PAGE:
No debt-driven economy has ever survived the cold cruelty of capitalist greed: think Sri Lanka. I would presume that the P12-point-something-trillion loans of the Rodrigo Duterte regime are giving the younger Marcos gastrointestinal sleepless nights, enough to include it in his first SONA.  

Commuters endure long lines as they queue for the "Libreng Sakay" program. July 18, 2022.

Lately, it was proposed that inflicting additional taxes on an already careworn public is the best strategy to pay off such an obscene amount of debt. Fiscal reforms of such nature do not bode well for a nation already besieged by corruption and inflation. 

Marcos Sr. himself proposed the same as a way to claim “nobility” or “greatness”. I find his statement an attempt at dark comedy all because no man would ever think of drowning as noble or great. 

Roughly 56 years after Ferdinand E. Marcos delivered his first SONA, would his son be any different? Or will July 25 be another bad sequel, as sequels are wont to go? We’ll soon find out.

Will Marcos the Younger conduct an investigation into these loans? Will justice be served in this arena? Perhaps, give the issue some tolerable, if not altogether acceptable closure?

While Marcos Sr. gave healthcare a little more than a passing glance in his first SONA, I believe it would be wise for the younger Marcos to give the issue all he’s got in his address. New COVID-19 variants are again wreaking havoc elsewhere, with infection rates running the gamut of media mileage. Marcos Jr. himself has been infected twice, which should be more than enough reason for him to know the score.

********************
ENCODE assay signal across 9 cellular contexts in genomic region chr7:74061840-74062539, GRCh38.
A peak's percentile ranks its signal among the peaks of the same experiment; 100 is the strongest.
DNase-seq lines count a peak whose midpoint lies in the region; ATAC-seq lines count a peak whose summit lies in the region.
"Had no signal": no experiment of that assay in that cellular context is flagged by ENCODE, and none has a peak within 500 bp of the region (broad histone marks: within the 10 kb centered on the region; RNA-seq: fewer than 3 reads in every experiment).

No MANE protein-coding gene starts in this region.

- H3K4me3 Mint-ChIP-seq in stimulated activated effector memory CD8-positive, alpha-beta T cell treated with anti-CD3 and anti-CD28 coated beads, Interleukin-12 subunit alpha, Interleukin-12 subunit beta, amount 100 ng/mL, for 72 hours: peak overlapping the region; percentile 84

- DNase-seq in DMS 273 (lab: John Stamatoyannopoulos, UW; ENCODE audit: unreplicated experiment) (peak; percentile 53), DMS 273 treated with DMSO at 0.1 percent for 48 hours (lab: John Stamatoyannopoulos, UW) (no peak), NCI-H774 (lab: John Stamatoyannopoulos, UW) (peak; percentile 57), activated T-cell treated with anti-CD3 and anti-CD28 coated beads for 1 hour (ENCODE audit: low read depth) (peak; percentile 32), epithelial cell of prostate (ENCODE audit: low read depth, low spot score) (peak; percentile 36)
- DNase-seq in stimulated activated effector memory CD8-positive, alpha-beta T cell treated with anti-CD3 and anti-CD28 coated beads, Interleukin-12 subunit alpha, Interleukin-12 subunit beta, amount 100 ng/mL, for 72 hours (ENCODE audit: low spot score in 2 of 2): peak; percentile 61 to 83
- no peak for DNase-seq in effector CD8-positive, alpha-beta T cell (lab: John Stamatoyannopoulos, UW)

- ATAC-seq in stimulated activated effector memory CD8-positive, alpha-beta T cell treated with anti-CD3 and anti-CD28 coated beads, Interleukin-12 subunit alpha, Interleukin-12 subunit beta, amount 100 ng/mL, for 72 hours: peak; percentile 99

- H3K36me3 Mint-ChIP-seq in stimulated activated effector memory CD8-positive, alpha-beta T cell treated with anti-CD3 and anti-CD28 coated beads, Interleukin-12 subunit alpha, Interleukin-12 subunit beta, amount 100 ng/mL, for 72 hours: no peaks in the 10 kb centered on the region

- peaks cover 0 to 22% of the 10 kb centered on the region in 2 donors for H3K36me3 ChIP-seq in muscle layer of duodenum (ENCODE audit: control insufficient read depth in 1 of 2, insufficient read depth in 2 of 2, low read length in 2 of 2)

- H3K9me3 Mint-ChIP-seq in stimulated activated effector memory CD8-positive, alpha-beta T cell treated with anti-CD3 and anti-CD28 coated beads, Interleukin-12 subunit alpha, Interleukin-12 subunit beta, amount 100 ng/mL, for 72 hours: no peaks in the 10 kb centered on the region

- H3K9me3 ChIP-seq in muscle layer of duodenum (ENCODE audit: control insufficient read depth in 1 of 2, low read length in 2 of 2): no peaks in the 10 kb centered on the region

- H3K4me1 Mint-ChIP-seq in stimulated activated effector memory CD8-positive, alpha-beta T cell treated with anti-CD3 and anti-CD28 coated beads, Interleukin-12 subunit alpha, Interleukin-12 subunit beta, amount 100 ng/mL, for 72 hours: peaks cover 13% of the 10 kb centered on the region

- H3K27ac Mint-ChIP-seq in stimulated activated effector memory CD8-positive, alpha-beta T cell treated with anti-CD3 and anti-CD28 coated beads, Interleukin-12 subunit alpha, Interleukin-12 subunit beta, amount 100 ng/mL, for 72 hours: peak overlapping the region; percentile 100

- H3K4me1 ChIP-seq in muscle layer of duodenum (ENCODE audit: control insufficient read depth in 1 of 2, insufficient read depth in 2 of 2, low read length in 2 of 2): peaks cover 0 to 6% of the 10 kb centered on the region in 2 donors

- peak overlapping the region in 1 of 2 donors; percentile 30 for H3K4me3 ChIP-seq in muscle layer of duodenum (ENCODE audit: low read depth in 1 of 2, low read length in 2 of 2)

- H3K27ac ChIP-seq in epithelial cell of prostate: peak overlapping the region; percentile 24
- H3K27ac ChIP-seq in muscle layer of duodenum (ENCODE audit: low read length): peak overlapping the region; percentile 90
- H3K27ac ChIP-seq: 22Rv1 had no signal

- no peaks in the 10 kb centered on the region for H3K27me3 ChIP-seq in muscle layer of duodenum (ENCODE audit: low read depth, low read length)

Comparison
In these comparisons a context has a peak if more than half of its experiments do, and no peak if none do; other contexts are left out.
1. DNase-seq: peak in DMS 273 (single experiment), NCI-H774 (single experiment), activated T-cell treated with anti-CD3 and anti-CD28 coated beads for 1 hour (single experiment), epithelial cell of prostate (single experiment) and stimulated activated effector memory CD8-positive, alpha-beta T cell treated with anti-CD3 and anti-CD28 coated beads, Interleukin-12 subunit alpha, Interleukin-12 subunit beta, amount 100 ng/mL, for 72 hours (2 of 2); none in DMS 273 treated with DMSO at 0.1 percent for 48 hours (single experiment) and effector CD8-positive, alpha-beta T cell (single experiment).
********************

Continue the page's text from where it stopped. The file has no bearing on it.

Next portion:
Members of the Manila Police District remind citizens to wear face masks and observe anti-COVID-19 health protocols. June 16, 2022.

I am concerned that Marcos Jr. might dedicate a considerable portion of his address to continuing the drug war. The Philippine Drug Enforcement Agency urged him as much, and this the agency probably based on a statement made by Marcos in 2021, albeit focusing, allegedly, on prevention.

Problem with the State lexicon is that one is hard-pressed to define certain words according to the interpretation of the State. For Duterte’s Oplan Double-Barrel, “prevention” clearly means extermination at all costs and by whatever means.

All across several administrations, there had been no shortage of State hysteria over what is deemed the state of the nation – the “nation” being the State, not its people. Even a cursory reading of all SONAs all across the decades will reveal very little as to how people feel based on current economic and sociopolitical deficits, almost refusing to make it a human problem. 

A tarpaulin bearing the words "Tara Na Magkaisa Para Sa Bayan" is seen attached on an overpass along Commonwealth Quezon City. July 15, 2022.

But as the late great Quijano de Manila said, “[A] nation is not its politics or economics. A nation is its people. And a nation changes only when the people change.” 

Problem is, Marcos Jr. never stood in the same breadline as the people. Would he even think of living outside his father’s shadow?  

Roughly 56 years after Ferdinand E. Marcos delivered his first SONA, would his son be any different? Or will July 25 be another bad sequel, as sequels are wont to go? We’ll soon find out.